LAWRENCE, Kan. (AP/Meredith) — Supporters of a Kansas chemistry instructor hope immigration officials will be lenient because he has lived in the United States for 30 years without problems and has a family.
Syed Ahmed Jamal was arrested in his front yard in Lawrence, Kansas, on Jan. 24 as he walked his seventh-grade daughter to school, according to KCTV 5 News.
The 55-year-old Jamal, who is from Bangladesh, arrived in the United States in 1987 on a student visa to study at the University of Kansas. Most recently, he was teaching at Park University.
Jamal's lawyer, Jeffrey Bennett, says an immigration judge allowed Jamal to remain in the country on a supervised basis provided he checked in regularly.
"He was granted prosecutorial discretion on an indefinite basis, but that can be taken away at any time and that has happened just recently," Bennett told the news station.
President Donald Trump has toughened immigration enforcement. Immigration and Customs Enforcement officials say Jamal lost an appeal of a removal order four years ago.
During a demonstration on Saturday, dozens of Jamal's supporters wrote letters to the immigration judge handling his case to emphasize his work in the community and his love for his family. Parents who are pleading for his release said the professor coached youth sports and even ran for the school board a year ago.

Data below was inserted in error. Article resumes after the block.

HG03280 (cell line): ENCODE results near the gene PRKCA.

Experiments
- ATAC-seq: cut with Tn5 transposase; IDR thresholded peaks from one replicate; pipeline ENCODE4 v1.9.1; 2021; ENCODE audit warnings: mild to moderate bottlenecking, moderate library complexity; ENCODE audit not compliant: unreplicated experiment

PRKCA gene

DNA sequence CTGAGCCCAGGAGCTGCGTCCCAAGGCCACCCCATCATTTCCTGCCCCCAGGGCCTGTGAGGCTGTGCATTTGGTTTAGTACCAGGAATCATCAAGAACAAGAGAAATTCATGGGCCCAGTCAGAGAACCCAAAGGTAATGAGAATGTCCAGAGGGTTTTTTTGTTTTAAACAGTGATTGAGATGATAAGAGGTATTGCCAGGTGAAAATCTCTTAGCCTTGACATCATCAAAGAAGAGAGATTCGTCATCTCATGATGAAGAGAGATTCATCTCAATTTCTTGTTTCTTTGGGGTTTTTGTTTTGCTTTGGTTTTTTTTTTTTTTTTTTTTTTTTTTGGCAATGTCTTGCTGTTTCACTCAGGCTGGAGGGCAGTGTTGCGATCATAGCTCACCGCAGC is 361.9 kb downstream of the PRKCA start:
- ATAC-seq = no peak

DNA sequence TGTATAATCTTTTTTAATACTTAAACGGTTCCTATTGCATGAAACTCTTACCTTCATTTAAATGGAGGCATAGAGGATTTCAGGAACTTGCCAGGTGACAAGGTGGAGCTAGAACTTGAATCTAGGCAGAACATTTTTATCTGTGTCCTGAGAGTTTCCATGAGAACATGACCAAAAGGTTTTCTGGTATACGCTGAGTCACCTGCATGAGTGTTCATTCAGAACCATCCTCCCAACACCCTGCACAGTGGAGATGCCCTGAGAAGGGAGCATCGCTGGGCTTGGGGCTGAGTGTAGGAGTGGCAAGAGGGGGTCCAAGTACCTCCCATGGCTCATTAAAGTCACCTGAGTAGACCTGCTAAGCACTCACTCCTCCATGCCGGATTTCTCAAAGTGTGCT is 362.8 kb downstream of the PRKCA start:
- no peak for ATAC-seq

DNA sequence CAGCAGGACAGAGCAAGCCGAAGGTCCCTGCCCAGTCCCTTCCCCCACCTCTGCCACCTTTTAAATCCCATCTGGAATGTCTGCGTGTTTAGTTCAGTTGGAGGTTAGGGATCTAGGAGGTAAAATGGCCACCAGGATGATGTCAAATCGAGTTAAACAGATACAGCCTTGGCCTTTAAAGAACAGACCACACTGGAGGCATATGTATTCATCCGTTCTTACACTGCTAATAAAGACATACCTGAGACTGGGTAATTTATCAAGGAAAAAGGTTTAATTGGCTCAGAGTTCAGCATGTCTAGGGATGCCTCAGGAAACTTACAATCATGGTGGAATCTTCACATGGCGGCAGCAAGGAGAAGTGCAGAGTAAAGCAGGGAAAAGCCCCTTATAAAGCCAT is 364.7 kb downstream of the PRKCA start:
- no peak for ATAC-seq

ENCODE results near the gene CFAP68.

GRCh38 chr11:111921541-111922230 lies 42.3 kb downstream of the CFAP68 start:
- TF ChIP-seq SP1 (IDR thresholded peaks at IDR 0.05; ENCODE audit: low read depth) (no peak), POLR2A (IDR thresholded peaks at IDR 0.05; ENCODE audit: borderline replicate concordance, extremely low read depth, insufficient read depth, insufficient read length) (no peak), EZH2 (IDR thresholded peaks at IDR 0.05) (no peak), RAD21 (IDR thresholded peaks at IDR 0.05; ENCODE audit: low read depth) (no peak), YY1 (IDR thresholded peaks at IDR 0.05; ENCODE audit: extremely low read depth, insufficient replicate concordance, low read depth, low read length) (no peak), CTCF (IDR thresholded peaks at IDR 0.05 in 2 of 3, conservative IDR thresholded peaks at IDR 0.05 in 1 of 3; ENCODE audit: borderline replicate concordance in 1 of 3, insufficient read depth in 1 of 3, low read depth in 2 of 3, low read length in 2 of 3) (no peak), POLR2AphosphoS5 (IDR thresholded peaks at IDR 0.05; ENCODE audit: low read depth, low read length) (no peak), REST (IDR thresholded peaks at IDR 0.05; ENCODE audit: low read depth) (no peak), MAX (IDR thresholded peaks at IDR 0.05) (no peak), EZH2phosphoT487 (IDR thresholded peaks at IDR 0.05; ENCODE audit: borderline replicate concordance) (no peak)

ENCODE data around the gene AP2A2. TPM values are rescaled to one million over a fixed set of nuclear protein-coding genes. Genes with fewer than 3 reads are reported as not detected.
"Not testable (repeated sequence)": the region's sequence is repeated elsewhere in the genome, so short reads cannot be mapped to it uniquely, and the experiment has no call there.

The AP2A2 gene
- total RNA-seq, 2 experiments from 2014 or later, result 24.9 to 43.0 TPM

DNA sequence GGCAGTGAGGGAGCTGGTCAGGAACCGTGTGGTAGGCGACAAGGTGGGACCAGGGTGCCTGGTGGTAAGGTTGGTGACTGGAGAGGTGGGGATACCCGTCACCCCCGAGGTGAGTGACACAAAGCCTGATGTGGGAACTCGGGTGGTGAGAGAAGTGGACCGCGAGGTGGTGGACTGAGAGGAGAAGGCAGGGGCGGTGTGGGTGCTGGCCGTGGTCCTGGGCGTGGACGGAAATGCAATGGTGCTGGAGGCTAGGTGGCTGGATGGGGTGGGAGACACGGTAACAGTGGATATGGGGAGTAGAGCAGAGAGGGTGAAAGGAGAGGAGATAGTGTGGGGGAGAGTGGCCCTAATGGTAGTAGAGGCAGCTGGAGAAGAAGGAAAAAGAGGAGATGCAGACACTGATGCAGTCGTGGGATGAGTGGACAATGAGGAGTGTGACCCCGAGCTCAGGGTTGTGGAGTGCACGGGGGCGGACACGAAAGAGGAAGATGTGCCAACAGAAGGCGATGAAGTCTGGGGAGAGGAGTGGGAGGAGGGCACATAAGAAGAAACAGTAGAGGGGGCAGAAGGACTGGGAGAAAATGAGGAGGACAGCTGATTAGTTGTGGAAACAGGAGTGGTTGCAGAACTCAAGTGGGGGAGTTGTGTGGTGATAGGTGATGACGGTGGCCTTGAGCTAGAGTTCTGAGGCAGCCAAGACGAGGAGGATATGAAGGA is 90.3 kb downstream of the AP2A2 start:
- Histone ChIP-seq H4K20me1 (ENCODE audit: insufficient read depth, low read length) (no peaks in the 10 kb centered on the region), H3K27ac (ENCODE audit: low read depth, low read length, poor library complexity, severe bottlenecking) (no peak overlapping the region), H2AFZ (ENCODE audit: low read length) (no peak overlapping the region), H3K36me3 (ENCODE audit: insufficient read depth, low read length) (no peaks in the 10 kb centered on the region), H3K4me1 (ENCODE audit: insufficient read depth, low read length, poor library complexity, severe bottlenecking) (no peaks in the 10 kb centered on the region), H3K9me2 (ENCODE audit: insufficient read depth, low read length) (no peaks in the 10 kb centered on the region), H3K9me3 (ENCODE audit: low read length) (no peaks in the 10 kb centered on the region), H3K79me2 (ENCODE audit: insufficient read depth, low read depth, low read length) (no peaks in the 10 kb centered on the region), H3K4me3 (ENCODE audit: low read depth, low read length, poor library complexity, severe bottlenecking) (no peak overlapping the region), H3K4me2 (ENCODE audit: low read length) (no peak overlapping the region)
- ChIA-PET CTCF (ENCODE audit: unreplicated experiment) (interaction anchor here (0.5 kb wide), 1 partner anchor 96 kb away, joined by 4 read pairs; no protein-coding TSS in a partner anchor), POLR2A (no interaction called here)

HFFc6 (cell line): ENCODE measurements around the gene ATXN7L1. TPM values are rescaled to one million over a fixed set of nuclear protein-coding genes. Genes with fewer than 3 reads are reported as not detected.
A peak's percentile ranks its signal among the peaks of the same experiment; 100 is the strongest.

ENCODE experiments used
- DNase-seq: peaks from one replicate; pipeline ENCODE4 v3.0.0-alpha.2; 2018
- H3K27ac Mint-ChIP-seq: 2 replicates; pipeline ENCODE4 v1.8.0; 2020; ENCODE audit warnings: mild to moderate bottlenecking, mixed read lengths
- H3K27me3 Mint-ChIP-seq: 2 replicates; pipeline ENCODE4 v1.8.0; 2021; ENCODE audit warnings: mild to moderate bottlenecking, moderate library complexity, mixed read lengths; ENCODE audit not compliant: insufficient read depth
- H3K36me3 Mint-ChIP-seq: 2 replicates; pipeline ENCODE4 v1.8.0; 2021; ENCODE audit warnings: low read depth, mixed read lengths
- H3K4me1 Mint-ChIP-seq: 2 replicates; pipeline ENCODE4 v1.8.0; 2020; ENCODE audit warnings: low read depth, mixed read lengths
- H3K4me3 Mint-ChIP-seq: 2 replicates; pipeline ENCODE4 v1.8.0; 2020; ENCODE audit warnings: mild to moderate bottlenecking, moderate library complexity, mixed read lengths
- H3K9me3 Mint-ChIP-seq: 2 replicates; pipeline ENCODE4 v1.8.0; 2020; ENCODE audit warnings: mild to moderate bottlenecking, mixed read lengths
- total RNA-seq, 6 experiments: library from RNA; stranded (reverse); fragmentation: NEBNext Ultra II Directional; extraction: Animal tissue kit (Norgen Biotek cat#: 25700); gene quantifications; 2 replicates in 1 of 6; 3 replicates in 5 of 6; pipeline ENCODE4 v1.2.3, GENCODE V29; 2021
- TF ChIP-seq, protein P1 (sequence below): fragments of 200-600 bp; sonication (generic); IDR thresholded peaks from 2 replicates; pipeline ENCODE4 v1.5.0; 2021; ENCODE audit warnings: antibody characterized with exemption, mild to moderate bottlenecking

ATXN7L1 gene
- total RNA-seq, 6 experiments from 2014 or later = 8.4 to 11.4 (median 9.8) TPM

"We need people like Syed in our community," said Susan Baker Anderson, who organized the event. "I really think this is one where Syed needs to come home."
Anderson also helped start a petition on Change.org in support of Jamal, urging ICE to grant him a stay of removal. As of Monday, it's garnered more than 22,000 signatures.
Jamal's 14-year-old son, Taseen, said in a statement posted on the petition's website, that he and his siblings will be devasted if their father is deported.
"My little brother cries every night, my sister can't focus in school, and I cannot sleep at night..."
"If my father is deported, my siblings and I may never get to see him again. He is an older man, and due to the conditions of his home country, he might not be able to survive."
Jamal's case now rests in the hands of Department of Homeland Security. His lawyer wrote a letter to the agency on Feb. 2 to request a temporary stay of removal so Jamal could file a court motion to have his immigration case reopened.
Meanwhile, a GoFundMe page is raising money for his family and legal costs.
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